In preparing the financial statements, management is responsible for assessing the Association's ability to continue as going concern, disclosing, as applicable, matters related to going concern and using the going concern basis of accounting unless management either intends to liquidate the Association or to cease operations, or has no realistic alternative but to do so.
Those charged with governance are responsible for overseeing the Association's financial reporting process. Auditor's responsibility for the audit of the financial statements
The objectives of our audit are to obtain reasonable assurance about whether the financial statements as a whole are free from material misstatement, whether due to fraud or error, and to issue an auditor's report that includes our opinion. Reasonable assurance is a high level of assurance, but is not a guarantee that an audit conducted in accordance with NAS will always detect a material misstatement when it exists. Misstatements can arise from fraud or error and are considered material if, individually or in the aggregate, they could reasonably be expected to influence the economic decisions of users taken on the basis of these financial statements.
As part of an audit in accordance with NAS, we exercise professional judgment and maintain professional scepticism throughout the planning and performance of the audit. We also:
- Identify and assess the risks of material misstatement of the financial statements, whether due to fraud or error, design and perform audit procedures responsive to those risks, and obtain audit evidence that is sufficient and appropriate to provide a basis for our opinion. The risk of not detecting a material misstatement resulting from fraud is higher than for one resulting from error, as fraud may involve collusion, forgery, intentional omissions, misrepresentations, or the override of internal control.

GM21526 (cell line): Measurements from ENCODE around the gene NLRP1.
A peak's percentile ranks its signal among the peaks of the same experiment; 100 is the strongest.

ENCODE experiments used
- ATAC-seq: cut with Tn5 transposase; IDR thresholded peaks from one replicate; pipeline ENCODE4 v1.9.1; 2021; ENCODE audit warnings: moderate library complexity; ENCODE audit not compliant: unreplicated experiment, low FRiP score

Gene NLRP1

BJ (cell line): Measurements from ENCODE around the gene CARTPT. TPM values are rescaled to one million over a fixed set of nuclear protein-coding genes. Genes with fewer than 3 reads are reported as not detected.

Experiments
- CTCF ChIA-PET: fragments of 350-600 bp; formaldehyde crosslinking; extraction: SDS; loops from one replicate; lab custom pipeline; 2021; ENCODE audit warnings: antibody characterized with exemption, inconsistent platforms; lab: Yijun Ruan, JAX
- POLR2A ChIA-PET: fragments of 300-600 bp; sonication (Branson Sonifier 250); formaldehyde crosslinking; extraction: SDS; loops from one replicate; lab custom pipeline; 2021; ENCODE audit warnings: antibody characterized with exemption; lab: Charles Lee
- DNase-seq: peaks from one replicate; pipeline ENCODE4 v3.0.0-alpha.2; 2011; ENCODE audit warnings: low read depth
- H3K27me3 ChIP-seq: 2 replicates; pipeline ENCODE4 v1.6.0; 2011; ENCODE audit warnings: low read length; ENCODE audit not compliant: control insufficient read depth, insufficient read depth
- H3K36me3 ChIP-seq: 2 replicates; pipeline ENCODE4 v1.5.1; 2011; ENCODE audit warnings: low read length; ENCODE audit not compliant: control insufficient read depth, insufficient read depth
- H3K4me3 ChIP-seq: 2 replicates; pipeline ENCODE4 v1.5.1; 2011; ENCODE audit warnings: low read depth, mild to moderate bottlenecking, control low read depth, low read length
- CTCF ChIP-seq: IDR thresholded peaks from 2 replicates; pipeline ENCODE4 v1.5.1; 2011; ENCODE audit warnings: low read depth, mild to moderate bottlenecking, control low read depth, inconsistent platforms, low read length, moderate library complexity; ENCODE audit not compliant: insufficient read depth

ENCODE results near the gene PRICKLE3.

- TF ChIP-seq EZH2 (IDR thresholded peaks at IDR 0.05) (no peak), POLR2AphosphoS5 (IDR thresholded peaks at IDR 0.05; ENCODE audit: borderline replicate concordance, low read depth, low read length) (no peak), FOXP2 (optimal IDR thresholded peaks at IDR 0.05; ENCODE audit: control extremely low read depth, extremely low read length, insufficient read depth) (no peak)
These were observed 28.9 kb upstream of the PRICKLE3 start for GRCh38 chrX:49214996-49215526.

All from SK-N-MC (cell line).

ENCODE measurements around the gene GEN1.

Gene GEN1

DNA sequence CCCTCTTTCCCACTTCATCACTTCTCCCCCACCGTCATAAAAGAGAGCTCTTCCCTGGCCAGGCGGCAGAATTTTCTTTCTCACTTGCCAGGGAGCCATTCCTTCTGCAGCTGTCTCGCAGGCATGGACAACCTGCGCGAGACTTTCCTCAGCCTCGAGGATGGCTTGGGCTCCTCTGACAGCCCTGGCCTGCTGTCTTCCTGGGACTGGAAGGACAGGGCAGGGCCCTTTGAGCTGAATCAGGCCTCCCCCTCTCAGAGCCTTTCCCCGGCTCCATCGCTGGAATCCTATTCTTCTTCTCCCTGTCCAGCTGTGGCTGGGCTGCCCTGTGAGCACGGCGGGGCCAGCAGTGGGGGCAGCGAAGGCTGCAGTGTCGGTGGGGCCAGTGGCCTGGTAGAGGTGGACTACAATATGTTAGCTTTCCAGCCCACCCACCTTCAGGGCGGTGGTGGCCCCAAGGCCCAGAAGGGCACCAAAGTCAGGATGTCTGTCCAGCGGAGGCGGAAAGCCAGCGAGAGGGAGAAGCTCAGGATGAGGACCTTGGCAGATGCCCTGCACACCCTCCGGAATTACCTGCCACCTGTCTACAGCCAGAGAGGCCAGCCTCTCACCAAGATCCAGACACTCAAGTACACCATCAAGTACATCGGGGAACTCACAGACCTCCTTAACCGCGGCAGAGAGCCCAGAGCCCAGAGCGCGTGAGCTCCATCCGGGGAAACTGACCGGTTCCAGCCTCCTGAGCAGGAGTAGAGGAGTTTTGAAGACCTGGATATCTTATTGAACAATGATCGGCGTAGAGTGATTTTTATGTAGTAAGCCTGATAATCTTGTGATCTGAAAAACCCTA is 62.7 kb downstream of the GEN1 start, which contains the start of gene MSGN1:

- Obtain an understanding of internal control relevant to the audit in order to design audit procedures that are appropriate in the circumstances, but not for the purpose of expressing an opinion on the effectiveness of the Association's internal control.
- Evaluate the appropriateness of accounting policies used and the reasonableness of accounting estimates and related disclosures made by management.
- Conclude on the appropriateness of management's use of accounting on a going concern basis and determine, based on audit evidence obtained, whether a material uncertainty exists related to events or conditions that may cast significant doubt on the Association's ability to continue as a going concern. If we conclude that a material uncertainty exists, we are required to draw attention in our auditor's report to the related disclosures in the financial statements or, if such disclosures are inadequate, to modify our opinion. Our conclusions are based on the audit evidence obtained up to the date of our auditor's report. However, future events or conditions may cause the Association to cease to continue as a going concern.
- Evaluate the overall presentation, structure and content of the financial statements, including the disclosures, and whether the financial statements represent the underlying transactions and events in a manner that achieves fair presentation.
We communicate with those charged with governance regarding, among other matters, the planned scope and timing of the audit and significant audit findings, including any significant deficiencies in internal control that we identify during our audit.
Grant Thornton Audit S.R.L.
Chisinau, Republic of Moldova
20 May 2020